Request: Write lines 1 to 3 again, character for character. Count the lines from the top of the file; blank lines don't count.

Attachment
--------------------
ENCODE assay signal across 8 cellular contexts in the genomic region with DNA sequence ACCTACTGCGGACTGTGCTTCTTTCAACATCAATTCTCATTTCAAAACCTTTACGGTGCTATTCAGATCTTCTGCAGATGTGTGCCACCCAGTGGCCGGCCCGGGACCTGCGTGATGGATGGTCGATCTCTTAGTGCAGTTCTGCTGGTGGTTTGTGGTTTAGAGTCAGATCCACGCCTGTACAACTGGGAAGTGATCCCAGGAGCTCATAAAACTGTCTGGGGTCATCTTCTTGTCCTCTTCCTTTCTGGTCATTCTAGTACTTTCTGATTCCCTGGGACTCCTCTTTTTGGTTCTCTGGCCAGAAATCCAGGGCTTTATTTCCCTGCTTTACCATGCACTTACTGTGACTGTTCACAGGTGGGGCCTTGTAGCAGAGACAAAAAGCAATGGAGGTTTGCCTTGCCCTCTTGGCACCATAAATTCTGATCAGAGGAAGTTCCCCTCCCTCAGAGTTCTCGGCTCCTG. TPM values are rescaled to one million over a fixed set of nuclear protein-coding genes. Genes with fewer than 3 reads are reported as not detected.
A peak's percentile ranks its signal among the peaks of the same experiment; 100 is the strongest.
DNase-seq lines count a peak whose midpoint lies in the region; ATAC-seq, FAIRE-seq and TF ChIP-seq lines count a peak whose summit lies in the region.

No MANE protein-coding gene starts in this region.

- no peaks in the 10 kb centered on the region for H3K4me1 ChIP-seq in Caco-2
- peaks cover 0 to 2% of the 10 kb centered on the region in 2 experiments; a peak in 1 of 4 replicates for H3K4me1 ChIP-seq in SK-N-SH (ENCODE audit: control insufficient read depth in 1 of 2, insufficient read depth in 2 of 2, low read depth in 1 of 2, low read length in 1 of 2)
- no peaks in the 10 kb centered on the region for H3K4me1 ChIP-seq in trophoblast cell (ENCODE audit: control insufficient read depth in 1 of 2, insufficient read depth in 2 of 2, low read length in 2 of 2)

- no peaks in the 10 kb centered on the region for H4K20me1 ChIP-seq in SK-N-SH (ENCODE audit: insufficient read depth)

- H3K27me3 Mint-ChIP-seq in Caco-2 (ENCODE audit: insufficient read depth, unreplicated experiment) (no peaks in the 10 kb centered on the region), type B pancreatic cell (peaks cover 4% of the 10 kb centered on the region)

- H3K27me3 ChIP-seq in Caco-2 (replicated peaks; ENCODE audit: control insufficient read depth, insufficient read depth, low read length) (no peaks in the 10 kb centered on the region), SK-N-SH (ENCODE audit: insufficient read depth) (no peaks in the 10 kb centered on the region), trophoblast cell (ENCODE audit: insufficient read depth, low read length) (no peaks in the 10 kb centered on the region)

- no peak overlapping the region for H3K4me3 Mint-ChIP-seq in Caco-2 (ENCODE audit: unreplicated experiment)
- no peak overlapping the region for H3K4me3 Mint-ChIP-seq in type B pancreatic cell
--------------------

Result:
ENCODE assay signal across 8 cellular contexts in the genomic region with DNA sequence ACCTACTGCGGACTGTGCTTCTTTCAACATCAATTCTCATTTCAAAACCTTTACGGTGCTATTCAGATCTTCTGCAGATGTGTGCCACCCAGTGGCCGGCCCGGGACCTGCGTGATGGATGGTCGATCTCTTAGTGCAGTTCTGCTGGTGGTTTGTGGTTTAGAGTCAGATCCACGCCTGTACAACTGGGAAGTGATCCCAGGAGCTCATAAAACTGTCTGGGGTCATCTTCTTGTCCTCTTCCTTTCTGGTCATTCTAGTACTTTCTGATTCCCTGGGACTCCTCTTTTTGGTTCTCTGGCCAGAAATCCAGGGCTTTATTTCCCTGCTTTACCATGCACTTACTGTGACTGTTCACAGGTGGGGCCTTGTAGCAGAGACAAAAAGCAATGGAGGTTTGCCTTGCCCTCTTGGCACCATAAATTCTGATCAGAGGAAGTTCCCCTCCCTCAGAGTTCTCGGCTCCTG. TPM values are rescaled to one million over a fixed set of nuclear protein-coding genes. Genes with fewer than 3 reads are reported as not detected.
A peak's percentile ranks its signal among the peaks of the same experiment; 100 is the strongest.
DNase-seq lines count a peak whose midpoint lies in the region; ATAC-seq, FAIRE-seq and TF ChIP-seq lines count a peak whose summit lies in the region.